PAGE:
Baratz, who discovered CSA farming after selling his produce at the local farmer’s market, is pleased with the approach. “With the CSA, you set it up, do your planning in winter, and by the time the season starts, you’ve got a home for your crops.”
Still, it took him a while to get the hang of things. He recalls his first year as a CSA farmer, in which he planted far too much squash for his members. “After three weeks, people were saying ‘no more squash,'” he laughs. Every year, he’s figuring out new farming techniques, he says. “The more you know, the more you realize how much you don’t know.” For instance, this year, the potato crop was hard hit by dry weather. Baratz says he’ll be lucky to harvest half the quantity of potatoes he had hoped for.
But Baratz is quick to return to the advantages of the CSA model. “In any business, you’re trying to craft your own destiny. CSA gives peace of mind,” he says. Members help to absorb the risk from uncontrollable factors such as weather. If, for example, the farm experiences a particularly good or bad year, the shareholders simply receive more or less produce. In contrast, conventional farmers, such as those producing a cash crop for sale to a grain dealer, often shoulder the cost of crop failures.
But even with the support of his members, Baratz struggles with the economics of farming. Unlike his neighbors who farm hundreds or even a couple thousand acres and whose income is calculated in dollars per bushel, Baratz has a mere seven acres in production.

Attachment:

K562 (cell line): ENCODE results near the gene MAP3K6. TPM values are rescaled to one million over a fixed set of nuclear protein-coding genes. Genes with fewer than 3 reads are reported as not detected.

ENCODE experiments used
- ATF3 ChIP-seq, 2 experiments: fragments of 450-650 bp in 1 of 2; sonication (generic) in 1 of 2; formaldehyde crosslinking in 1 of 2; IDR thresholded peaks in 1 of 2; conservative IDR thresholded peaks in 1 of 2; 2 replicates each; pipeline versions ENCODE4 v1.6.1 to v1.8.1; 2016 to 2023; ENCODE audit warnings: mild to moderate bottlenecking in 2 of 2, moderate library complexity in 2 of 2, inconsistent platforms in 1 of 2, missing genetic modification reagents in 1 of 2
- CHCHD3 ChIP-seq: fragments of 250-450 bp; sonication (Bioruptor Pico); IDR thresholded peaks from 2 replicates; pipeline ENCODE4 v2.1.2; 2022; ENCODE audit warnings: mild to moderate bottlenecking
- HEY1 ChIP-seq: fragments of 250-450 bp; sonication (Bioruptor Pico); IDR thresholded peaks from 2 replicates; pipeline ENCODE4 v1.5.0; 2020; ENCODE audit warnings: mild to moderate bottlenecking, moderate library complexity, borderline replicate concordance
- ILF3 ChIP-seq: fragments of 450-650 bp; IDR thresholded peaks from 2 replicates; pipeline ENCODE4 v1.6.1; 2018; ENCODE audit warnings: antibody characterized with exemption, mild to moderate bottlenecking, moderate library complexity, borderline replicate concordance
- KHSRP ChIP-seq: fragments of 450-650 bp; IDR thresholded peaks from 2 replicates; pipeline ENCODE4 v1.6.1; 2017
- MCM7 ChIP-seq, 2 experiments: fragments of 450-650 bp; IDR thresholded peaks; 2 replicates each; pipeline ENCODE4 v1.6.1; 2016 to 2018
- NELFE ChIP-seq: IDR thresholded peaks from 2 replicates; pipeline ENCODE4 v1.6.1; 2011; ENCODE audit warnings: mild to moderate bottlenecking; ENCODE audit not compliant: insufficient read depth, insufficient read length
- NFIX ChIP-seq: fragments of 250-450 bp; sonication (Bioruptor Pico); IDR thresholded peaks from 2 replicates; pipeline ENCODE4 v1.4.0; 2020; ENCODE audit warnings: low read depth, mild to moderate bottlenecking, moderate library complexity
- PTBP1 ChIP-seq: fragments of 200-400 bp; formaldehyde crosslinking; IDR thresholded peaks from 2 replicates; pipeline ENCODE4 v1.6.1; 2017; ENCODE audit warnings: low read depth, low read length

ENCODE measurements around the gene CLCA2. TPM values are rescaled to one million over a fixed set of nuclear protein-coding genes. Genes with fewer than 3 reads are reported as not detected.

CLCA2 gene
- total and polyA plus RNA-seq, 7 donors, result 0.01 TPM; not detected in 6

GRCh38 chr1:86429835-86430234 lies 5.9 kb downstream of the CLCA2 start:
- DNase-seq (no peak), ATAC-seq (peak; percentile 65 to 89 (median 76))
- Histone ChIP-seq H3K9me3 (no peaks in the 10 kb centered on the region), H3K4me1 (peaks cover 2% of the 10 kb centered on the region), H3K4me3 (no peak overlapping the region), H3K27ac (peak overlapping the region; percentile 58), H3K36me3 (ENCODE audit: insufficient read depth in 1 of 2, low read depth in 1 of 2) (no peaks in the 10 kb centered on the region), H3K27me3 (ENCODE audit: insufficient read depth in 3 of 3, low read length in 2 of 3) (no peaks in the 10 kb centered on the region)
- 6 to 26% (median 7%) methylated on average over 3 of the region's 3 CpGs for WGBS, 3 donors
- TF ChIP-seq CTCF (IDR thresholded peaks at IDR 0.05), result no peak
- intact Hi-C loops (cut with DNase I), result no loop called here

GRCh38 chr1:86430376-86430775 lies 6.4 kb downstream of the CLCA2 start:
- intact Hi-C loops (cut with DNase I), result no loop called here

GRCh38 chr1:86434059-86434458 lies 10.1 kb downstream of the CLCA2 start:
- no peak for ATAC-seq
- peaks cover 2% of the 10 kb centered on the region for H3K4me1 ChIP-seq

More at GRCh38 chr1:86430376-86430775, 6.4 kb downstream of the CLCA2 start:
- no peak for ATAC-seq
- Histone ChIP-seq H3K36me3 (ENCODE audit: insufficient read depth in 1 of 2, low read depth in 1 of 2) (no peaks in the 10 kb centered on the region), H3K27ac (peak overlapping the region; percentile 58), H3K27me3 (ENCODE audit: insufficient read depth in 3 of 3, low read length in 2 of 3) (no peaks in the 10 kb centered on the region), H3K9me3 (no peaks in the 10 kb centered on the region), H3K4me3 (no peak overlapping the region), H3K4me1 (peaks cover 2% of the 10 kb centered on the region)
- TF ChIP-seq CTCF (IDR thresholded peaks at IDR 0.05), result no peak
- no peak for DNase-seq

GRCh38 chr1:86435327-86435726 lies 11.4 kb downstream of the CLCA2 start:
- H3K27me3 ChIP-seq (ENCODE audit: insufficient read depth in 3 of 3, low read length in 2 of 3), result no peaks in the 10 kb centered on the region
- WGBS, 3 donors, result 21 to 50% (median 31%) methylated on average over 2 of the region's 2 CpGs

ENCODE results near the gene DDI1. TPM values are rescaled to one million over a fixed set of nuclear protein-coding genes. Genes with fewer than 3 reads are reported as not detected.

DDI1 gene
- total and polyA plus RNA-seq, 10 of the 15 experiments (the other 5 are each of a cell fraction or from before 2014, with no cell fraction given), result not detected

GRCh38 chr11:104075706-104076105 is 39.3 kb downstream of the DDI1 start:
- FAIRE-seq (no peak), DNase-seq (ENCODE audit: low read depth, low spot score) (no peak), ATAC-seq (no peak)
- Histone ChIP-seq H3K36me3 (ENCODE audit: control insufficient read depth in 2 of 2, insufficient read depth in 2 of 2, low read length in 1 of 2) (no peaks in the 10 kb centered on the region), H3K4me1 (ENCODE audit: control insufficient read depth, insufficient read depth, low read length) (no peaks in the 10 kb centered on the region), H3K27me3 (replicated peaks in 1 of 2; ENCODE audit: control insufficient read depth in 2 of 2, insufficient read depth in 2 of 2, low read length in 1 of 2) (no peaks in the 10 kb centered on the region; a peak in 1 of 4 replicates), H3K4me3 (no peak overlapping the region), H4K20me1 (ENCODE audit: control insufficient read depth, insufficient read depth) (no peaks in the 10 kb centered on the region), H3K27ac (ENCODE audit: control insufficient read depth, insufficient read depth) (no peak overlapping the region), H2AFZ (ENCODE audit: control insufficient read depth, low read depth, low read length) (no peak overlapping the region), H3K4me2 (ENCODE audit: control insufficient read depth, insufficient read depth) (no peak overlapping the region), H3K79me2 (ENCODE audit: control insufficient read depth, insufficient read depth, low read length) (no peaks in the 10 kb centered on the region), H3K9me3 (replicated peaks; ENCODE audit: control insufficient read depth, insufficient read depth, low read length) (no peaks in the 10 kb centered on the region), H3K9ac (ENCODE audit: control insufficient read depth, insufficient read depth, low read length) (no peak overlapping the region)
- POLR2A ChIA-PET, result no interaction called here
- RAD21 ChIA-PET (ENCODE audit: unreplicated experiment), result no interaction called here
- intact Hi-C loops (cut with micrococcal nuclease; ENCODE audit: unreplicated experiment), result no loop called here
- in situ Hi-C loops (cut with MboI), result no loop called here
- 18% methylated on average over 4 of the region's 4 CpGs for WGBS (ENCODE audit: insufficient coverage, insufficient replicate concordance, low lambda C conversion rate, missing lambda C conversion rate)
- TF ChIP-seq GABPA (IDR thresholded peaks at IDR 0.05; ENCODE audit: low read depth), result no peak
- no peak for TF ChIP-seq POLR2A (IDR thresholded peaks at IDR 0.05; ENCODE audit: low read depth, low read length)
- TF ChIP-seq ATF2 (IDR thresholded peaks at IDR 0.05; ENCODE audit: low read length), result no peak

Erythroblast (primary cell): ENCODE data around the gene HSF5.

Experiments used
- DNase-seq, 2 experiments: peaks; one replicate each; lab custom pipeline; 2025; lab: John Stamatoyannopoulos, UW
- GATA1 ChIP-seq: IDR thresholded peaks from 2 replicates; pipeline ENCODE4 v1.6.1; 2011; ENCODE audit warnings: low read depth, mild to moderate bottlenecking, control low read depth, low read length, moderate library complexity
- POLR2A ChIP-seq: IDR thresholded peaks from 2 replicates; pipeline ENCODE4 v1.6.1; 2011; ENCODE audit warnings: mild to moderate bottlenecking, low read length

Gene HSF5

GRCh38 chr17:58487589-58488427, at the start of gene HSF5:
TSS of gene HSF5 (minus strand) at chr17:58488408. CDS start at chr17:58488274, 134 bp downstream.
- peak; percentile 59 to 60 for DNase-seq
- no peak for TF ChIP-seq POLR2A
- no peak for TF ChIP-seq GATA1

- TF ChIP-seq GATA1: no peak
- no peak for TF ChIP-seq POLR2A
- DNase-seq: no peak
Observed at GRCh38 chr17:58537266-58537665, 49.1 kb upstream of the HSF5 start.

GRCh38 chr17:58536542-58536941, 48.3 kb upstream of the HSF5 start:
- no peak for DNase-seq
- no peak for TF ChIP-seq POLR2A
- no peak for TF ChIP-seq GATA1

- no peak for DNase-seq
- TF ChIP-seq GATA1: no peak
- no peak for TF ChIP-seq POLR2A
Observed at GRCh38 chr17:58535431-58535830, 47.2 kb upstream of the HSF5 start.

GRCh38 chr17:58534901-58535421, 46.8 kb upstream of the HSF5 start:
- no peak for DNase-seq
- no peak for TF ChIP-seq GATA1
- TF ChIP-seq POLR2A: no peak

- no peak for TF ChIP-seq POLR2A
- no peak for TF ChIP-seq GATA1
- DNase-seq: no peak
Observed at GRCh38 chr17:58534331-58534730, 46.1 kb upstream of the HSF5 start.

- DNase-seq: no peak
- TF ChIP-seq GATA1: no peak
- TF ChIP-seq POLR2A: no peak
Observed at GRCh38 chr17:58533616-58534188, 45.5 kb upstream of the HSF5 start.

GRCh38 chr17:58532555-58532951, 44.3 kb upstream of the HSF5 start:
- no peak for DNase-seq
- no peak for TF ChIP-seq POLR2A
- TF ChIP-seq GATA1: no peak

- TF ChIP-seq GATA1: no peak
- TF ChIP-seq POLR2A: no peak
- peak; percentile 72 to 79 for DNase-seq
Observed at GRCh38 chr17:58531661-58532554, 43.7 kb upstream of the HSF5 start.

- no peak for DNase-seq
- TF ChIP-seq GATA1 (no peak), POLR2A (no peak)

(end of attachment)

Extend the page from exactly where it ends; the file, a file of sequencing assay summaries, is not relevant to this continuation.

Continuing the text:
“We don’t have the economies of scale so we can’t buy lots of equipment,” says Baratz. The result is that most of the work, from planting to weeding to harvesting, is done by hand. And that means hours spent in the field. Asked how much he makes per hour, Baratz pauses for a moment, a handful of just-harvested beans in his hand. “Can’t be more than $5 before taxes,” he says. A harvester listening nearby laughs. “Before taxes?” But Baratz is serious.
He recalls meeting a fellow farmer at a CSA conference. “She said she made $5,000 or $6,000. I thought that was per acre. She said no, that was total. It broke my heart. Most consumers not only take food for granted, they take cheap food for granted,” says Baratz. “I ran the numbers and found that I’d have to charge $725 a share to make a decent living.”
Nonetheless, Baratz is hopeful. “I think CSAs will continue to see a lot of growth,” he predicts. In his first year as a CSA farmer, he was one of only six in the area. Today, more than two dozen CSA farms supply produce to the region. He sees the safety and security of organically grown produce as a benefit likely to continue attracting interest in the future. “A lot of parents are concerned about what their children eat. Have you read the ingredients on a box of Fruit Loops?” he asks before launching into a description of the chemical dyes found in processed cereal.
Better to stick with broccoli.